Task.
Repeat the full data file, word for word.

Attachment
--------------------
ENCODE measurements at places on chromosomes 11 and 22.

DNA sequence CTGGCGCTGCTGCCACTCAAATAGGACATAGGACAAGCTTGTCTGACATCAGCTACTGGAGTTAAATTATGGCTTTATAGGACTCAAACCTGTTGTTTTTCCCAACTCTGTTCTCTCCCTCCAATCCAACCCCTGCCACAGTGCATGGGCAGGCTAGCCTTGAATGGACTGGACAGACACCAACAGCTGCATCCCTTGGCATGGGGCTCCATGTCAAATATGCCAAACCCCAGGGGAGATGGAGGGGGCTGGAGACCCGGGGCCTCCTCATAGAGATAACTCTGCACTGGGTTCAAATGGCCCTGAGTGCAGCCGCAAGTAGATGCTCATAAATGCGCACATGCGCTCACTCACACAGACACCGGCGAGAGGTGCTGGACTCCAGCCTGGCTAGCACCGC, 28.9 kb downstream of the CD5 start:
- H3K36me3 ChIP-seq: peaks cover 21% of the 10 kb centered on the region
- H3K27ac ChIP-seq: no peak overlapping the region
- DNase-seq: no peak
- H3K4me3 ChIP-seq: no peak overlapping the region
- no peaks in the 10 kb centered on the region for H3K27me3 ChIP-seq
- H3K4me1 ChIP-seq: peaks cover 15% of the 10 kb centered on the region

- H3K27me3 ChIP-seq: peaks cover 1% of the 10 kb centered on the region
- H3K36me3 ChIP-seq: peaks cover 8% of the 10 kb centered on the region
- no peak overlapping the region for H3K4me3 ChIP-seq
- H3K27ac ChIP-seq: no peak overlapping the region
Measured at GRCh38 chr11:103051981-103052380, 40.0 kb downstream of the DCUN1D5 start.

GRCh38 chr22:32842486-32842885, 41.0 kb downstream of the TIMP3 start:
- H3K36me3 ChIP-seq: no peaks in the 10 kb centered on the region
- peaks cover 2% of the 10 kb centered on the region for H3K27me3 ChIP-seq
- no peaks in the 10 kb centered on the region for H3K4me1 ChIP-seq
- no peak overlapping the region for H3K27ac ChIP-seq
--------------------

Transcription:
ENCODE measurements at places on chromosomes 11 and 22.

DNA sequence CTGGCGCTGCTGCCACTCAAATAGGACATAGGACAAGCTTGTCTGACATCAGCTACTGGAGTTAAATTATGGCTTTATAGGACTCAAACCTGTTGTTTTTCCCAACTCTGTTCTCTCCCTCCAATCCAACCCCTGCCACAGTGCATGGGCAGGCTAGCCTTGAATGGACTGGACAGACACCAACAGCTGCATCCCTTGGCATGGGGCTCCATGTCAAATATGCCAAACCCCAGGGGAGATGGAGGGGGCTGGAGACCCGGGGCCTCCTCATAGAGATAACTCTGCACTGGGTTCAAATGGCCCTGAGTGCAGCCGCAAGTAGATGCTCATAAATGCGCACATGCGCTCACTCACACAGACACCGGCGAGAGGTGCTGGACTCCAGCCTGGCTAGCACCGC, 28.9 kb downstream of the CD5 start:
- H3K36me3 ChIP-seq: peaks cover 21% of the 10 kb centered on the region
- H3K27ac ChIP-seq: no peak overlapping the region
- DNase-seq: no peak
- H3K4me3 ChIP-seq: no peak overlapping the region
- no peaks in the 10 kb centered on the region for H3K27me3 ChIP-seq
- H3K4me1 ChIP-seq: peaks cover 15% of the 10 kb centered on the region

- H3K27me3 ChIP-seq: peaks cover 1% of the 10 kb centered on the region
- H3K36me3 ChIP-seq: peaks cover 8% of the 10 kb centered on the region
- no peak overlapping the region for H3K4me3 ChIP-seq
- H3K27ac ChIP-seq: no peak overlapping the region
Measured at GRCh38 chr11:103051981-103052380, 40.0 kb downstream of the DCUN1D5 start.

GRCh38 chr22:32842486-32842885, 41.0 kb downstream of the TIMP3 start:
- H3K36me3 ChIP-seq: no peaks in the 10 kb centered on the region
- peaks cover 2% of the 10 kb centered on the region for H3K27me3 ChIP-seq
- no peaks in the 10 kb centered on the region for H3K4me1 ChIP-seq
- no peak overlapping the region for H3K27ac ChIP-seq